An audible sigh of relief was heard on Wednesday morning that, at last, the U.S. 2016 election is over. In the end, in what was an oft-controversial, hot-tempered and at times bewildering contest between two bitter rivals--and in what 18 months ago seemed impossible--Republican Donald Trump became the president-elect of the United States.
This has been a result that few had predicted from biotech, and Democratic nominee Hillary Clinton, the former First Lady who had been seeking to become the first female POTUS, had by far the most financial backing from the industry leading up to the election--with Trump having almost no financial support.
In the days leading up to the vote, and coming after the FBI said over the weekend that there was “no evidence of criminality” from their latest search of Clinton’s emails, a Clinton victory had seemed more likely.
The polls have been close for months, narrowing in recent weeks to just one or two percentage points between Clinton and Trump, but there was a notable bounce after the FBI announcement, which renewed belief from the markets that Clinton would win--something that helped strengthen the dollar against the euro on Monday.
The day before the election also saw the Nasdaq Biotechnology Index ($IBB) and S&P Biotech ($XBI) up 3.7% and 4.5% respectively partly on this belief, after the downward spiral of October. Nervousness started to creep in on Election Day, however, with both down by around 1% first thing, although it rebounded in the afternoon to go back into the green.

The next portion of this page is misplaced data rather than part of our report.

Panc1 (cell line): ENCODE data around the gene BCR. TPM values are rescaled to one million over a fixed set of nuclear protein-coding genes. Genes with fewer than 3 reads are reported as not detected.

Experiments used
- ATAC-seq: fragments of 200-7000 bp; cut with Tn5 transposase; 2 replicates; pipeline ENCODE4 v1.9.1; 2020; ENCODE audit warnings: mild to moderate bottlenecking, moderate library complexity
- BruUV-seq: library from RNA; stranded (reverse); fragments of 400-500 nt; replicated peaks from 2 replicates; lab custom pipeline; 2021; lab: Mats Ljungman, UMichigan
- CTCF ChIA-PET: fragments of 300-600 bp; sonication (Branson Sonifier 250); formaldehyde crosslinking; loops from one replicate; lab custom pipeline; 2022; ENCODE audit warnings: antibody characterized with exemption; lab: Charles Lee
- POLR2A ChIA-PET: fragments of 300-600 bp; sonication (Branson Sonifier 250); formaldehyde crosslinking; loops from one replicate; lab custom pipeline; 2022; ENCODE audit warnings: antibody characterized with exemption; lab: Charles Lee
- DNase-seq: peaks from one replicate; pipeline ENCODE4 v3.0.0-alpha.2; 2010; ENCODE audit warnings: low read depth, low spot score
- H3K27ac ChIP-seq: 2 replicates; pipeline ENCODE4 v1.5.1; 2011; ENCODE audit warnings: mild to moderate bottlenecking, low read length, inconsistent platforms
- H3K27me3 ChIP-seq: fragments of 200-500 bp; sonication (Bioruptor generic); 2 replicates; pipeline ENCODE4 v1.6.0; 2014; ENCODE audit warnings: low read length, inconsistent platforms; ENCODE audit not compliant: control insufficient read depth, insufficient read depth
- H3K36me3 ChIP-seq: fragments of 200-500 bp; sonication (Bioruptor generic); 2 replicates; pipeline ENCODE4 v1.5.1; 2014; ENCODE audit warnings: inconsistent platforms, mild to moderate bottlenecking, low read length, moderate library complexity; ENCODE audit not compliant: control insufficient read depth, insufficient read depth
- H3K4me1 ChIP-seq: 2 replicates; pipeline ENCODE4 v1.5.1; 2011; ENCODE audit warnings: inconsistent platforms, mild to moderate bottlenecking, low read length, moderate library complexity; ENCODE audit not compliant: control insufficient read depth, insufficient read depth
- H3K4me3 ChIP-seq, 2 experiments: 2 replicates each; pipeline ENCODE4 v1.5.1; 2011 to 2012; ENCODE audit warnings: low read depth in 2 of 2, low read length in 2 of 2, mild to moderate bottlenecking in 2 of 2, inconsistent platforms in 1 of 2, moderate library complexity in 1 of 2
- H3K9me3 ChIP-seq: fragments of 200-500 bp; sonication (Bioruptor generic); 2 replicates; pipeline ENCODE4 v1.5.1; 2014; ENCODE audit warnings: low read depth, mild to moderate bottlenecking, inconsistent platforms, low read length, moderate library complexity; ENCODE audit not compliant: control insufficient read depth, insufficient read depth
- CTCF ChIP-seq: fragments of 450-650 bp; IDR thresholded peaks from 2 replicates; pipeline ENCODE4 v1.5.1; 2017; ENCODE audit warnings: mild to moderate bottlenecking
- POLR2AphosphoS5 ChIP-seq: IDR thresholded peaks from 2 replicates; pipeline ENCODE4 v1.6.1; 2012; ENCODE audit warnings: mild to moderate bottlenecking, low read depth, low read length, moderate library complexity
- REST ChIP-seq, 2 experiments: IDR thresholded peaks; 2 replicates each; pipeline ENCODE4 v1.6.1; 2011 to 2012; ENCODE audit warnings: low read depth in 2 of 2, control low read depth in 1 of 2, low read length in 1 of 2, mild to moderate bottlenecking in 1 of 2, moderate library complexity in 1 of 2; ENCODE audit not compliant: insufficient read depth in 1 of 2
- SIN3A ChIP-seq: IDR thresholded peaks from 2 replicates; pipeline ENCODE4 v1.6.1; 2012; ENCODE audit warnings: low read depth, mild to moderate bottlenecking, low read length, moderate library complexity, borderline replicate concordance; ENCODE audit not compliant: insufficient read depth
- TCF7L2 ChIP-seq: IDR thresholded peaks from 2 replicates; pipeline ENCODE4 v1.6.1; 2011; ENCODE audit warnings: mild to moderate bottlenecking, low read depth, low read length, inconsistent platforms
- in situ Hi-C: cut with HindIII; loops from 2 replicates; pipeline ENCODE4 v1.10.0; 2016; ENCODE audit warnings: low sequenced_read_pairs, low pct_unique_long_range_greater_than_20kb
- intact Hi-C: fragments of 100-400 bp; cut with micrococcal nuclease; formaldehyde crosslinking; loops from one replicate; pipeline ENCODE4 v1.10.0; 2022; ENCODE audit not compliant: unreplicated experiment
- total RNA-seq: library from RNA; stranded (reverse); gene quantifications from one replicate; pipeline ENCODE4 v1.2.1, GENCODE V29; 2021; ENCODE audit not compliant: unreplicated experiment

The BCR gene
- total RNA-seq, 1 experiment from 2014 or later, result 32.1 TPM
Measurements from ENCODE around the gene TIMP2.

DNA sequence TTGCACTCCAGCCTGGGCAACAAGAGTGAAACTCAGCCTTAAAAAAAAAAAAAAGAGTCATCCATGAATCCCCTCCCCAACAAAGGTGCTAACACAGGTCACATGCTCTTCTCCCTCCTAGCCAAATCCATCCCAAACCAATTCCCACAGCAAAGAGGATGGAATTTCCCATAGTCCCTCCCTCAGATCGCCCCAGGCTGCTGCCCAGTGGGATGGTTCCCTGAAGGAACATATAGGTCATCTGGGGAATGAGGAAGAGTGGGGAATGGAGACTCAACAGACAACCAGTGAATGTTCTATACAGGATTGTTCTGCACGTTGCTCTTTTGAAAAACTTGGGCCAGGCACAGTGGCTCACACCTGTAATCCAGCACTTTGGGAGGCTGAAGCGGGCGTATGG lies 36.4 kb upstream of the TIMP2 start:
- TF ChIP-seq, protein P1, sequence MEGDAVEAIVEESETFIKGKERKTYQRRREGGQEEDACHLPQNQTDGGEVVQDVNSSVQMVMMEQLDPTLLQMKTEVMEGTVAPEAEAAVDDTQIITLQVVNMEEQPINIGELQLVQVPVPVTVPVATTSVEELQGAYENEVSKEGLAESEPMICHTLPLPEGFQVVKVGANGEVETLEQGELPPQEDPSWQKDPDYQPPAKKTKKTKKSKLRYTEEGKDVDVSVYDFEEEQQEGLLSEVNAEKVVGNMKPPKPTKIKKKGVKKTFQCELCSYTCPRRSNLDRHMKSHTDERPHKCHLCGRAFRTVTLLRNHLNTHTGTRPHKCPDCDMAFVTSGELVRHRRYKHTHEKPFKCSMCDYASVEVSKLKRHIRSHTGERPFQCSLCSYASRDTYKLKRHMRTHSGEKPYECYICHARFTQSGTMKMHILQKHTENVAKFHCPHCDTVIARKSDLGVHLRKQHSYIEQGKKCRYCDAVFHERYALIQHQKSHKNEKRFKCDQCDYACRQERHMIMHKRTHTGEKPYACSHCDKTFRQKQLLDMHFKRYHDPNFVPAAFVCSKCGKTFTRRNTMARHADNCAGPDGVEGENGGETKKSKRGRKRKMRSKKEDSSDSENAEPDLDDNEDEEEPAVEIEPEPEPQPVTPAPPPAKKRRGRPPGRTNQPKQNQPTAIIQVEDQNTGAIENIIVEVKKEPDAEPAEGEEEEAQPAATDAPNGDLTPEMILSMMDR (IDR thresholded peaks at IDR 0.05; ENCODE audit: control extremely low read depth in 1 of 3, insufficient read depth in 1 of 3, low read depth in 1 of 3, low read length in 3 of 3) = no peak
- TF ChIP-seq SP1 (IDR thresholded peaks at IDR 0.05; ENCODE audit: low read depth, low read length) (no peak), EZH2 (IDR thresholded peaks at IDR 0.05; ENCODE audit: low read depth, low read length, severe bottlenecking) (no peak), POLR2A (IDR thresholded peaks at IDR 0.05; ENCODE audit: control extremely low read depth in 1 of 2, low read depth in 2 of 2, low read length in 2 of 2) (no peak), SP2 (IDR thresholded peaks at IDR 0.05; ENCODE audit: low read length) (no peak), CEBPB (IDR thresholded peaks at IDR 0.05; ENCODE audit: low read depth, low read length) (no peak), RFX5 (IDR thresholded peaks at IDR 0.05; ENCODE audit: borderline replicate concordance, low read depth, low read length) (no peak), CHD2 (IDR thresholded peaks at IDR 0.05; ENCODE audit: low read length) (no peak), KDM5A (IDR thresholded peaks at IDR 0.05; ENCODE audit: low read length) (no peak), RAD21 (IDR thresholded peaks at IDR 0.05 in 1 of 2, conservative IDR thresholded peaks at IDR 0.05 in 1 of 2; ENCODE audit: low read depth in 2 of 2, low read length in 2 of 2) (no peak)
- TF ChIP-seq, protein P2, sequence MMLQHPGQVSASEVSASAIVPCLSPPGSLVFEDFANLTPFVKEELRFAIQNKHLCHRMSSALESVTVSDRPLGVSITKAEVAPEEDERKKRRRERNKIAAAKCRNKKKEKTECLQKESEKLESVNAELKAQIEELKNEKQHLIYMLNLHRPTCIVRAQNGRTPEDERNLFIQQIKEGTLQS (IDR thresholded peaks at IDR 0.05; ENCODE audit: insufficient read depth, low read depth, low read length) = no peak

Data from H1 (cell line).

Both were however up by around 9% on the day, also being boosted by early results from California's Prop 61 that indicate voters have rejected plans to lower drug prices.
European biopharma stocks also surged, with a mixed picture for what this will mean. Many had believed a Clinton victory by a small margin would be the best case scenario for biotech stocks, given her desire to punish high drug prices--but many are seemingly betting that Trump, and the Republican party, won’t push as hard on this issue.
Jefferies analysts said U.S. pricing pressure and political reform "would remain a concern," but Trump's win would be a relief for investors worried about a sea change in the U.S. system, which could have seen greater price controls from a Clinton administration.
But volatility was hitting global markets first thing, which doesn’t like the unexpected, and turns on its head all received wisdom on politics. As the numbers came in after midnight Wednesday morning, and a Trump victory became a growing reality, stock markets plunged as Japan's Nikkei slumped by 6% and in Hong Kong, the Hang Seng was off by 3%.